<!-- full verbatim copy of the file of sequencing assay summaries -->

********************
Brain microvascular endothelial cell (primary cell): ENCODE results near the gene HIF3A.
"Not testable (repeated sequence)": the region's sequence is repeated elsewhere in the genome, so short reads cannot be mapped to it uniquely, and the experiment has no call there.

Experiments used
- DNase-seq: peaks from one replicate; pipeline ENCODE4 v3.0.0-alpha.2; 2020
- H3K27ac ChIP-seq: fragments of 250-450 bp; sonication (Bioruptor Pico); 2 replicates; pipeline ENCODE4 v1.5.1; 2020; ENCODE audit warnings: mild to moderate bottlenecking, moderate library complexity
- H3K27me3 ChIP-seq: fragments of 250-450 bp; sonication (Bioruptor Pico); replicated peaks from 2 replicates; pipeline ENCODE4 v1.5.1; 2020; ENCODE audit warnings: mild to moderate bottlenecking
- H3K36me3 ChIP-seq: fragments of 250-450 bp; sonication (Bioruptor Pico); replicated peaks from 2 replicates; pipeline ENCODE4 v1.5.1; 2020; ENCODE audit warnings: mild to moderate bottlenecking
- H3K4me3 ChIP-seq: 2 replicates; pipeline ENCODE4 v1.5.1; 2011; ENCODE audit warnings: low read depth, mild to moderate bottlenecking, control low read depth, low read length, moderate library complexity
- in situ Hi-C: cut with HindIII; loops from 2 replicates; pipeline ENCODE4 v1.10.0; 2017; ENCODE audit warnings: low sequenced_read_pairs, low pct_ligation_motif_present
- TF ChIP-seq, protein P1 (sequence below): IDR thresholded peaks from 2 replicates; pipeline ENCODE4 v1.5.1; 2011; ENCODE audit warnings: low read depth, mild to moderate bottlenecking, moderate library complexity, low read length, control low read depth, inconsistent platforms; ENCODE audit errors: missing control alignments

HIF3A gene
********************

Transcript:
Brain microvascular endothelial cell (primary cell): ENCODE results near the gene HIF3A.
"Not testable (repeated sequence)": the region's sequence is repeated elsewhere in the genome, so short reads cannot be mapped to it uniquely, and the experiment has no call there.

Experiments used
- DNase-seq: peaks from one replicate; pipeline ENCODE4 v3.0.0-alpha.2; 2020
- H3K27ac ChIP-seq: fragments of 250-450 bp; sonication (Bioruptor Pico); 2 replicates; pipeline ENCODE4 v1.5.1; 2020; ENCODE audit warnings: mild to moderate bottlenecking, moderate library complexity
- H3K27me3 ChIP-seq: fragments of 250-450 bp; sonication (Bioruptor Pico); replicated peaks from 2 replicates; pipeline ENCODE4 v1.5.1; 2020; ENCODE audit warnings: mild to moderate bottlenecking
- H3K36me3 ChIP-seq: fragments of 250-450 bp; sonication (Bioruptor Pico); replicated peaks from 2 replicates; pipeline ENCODE4 v1.5.1; 2020; ENCODE audit warnings: mild to moderate bottlenecking
- H3K4me3 ChIP-seq: 2 replicates; pipeline ENCODE4 v1.5.1; 2011; ENCODE audit warnings: low read depth, mild to moderate bottlenecking, control low read depth, low read length, moderate library complexity
- in situ Hi-C: cut with HindIII; loops from 2 replicates; pipeline ENCODE4 v1.10.0; 2017; ENCODE audit warnings: low sequenced_read_pairs, low pct_ligation_motif_present
- TF ChIP-seq, protein P1 (sequence below): IDR thresholded peaks from 2 replicates; pipeline ENCODE4 v1.5.1; 2011; ENCODE audit warnings: low read depth, mild to moderate bottlenecking, moderate library complexity, low read length, control low read depth, inconsistent platforms; ENCODE audit errors: missing control alignments

HIF3A gene